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An advocate for a striking cause

After paralysing over 500 law courts across Bengal for 39 days, the men in black robes on Friday rallied to the support of the men in white coats, threatening disruption unless their demands were met.

The two forces came together on the city-centre protest pitch, popularly referred to as the ‘Metro channel’, where around 2,000 doctors had assembled. “Whatever you are doing is right. We have also taken to the streets with our own agenda. You have our moral support,” several lawyers present at the rally told the agitating doctors. Some even asked the medicine-men to take a lesson from the “successful campaign” being conducted by them, “despite government pressure”.

At around the same time, CPM state secretary Anil Biswas was claiming that some agitating lawyers were using firearms to prevent a large number of willing colleagues from rejoining the courts. “They (the advocates) are taking the law into their own hands,” alleged Biswas.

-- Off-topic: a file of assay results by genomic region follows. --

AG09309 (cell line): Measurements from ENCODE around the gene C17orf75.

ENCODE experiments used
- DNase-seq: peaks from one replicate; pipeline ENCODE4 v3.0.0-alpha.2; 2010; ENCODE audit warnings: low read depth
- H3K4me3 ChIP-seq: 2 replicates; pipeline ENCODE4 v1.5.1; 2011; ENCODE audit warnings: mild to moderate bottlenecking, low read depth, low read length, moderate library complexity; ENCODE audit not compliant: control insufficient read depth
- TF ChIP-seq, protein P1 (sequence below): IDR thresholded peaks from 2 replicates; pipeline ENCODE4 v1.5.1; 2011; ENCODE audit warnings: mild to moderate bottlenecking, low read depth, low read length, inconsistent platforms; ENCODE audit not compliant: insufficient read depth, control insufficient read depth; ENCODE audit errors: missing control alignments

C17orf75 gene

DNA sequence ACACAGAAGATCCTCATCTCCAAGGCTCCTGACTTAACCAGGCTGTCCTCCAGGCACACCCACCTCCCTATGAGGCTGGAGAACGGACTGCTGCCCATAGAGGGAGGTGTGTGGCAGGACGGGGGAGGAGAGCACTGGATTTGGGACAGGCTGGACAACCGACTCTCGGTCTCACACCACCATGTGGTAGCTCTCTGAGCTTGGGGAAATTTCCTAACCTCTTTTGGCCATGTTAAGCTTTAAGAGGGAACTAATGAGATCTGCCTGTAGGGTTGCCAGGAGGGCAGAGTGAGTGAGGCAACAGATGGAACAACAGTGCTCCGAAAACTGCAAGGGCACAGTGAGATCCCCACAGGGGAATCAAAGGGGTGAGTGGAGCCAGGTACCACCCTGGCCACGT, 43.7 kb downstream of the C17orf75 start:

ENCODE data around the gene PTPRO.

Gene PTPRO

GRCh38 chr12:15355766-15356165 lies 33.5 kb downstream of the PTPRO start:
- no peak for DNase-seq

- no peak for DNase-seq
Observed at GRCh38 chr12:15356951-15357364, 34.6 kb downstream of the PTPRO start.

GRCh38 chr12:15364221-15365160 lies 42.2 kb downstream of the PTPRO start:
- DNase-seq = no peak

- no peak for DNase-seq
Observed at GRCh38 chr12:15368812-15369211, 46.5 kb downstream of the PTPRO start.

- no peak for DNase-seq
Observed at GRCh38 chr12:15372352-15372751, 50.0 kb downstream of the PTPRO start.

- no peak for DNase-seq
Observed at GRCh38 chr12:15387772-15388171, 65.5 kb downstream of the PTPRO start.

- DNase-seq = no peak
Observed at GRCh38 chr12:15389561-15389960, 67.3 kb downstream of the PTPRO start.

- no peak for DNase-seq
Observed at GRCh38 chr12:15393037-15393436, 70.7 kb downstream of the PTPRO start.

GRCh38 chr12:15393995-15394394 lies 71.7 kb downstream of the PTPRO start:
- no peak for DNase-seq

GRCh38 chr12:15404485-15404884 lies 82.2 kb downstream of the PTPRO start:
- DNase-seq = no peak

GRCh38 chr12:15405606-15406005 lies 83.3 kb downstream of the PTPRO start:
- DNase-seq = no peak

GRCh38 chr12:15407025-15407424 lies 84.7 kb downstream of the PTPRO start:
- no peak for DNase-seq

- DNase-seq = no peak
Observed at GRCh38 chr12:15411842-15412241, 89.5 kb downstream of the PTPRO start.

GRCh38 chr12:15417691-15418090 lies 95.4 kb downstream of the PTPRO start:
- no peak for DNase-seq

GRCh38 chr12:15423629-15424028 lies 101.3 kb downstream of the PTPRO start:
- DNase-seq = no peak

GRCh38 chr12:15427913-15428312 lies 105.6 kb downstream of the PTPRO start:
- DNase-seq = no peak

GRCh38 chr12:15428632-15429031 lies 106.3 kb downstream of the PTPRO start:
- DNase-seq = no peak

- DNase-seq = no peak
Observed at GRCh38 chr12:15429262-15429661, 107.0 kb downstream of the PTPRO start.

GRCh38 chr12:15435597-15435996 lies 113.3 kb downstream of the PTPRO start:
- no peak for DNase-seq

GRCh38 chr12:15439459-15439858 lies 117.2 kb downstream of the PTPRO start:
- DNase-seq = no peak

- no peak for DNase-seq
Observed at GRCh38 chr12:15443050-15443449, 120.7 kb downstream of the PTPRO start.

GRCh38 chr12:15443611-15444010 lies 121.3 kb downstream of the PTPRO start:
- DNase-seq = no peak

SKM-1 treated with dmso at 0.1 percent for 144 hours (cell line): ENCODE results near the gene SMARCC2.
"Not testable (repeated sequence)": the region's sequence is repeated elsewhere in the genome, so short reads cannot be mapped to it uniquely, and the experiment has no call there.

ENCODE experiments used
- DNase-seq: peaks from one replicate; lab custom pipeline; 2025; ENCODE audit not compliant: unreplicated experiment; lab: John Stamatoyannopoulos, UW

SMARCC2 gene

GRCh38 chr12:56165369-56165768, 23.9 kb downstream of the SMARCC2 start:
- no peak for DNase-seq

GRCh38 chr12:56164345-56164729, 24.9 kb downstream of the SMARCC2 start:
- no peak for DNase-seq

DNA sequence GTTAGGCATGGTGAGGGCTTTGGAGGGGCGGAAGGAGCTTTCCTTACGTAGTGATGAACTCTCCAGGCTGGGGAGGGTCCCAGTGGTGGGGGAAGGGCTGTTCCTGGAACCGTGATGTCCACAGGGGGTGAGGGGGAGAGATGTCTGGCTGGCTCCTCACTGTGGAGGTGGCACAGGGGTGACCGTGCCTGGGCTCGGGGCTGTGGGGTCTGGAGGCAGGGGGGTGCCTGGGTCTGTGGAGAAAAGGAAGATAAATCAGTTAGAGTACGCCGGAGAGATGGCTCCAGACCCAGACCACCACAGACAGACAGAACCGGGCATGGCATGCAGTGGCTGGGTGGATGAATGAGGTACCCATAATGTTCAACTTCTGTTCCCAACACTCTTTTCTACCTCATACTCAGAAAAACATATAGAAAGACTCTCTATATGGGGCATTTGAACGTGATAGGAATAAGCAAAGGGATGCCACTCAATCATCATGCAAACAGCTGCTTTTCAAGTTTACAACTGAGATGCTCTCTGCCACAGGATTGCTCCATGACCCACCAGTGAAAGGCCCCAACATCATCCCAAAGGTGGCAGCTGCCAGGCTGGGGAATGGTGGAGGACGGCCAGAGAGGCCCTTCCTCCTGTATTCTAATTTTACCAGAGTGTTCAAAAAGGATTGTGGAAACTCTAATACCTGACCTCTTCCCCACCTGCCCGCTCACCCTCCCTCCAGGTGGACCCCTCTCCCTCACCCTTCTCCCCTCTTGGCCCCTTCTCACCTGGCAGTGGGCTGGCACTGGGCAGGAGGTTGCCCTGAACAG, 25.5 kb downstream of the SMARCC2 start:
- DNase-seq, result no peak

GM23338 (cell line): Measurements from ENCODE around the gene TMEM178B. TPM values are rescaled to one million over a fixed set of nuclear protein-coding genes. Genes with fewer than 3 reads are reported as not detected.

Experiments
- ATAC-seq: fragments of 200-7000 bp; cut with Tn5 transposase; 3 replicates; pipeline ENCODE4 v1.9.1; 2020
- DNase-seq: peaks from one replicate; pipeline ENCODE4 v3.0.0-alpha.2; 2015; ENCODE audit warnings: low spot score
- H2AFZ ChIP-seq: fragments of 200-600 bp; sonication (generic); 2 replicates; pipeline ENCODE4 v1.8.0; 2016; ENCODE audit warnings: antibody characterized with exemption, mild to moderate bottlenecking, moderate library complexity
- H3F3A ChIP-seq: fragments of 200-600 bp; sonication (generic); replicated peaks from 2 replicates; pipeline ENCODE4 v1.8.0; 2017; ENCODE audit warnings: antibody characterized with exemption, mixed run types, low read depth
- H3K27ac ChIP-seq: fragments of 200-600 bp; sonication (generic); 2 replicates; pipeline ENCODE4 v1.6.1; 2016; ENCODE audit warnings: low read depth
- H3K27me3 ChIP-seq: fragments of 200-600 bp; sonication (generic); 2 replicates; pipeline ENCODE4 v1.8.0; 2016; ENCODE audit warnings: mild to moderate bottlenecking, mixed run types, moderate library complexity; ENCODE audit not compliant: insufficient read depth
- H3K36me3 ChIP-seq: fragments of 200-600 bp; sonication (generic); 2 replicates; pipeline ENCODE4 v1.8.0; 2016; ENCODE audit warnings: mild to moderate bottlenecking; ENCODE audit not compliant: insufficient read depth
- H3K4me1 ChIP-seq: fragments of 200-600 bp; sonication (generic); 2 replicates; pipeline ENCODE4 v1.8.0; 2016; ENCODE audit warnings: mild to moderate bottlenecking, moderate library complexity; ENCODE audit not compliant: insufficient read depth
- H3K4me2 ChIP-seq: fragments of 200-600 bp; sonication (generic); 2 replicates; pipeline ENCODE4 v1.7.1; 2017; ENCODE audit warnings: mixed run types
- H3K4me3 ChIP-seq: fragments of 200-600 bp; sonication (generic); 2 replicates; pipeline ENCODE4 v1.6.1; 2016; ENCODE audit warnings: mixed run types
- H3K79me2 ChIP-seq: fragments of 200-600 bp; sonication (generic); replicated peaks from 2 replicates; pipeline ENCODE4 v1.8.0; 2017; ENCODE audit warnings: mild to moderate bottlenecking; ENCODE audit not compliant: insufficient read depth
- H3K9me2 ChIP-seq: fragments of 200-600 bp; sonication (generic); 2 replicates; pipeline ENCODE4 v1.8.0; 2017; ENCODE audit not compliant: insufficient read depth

nBar Council missive: In another significant development during the day, the State Bar Council received a fax from its parent body, the Bar Council of India (BCI), requesting it to withdraw the ceasework for the time being, in view of the Supreme Court order.

Adhish Chandra Agarwal, BCI vice-chairman, said in his fax that the parent body, in its Guwahati conference from December 25, would discuss the issues relating to the court-fee hike. Agarwal added that that the Council would discuss the legality of a petition that it intended to file before the apex court, seeking a review of the judgment banning the ceasework by the lawyers.

Amiya Chatterjee, chairman of the state Bar Council, said the executive committee of the state body would consider the request of its parent body “with due importance” in the meeting fixed for December 23. The directive from the BCI has caused ripples in the state unit, with a section of executive committee members insisting that the ceasework not be withdrawn at this juncture.

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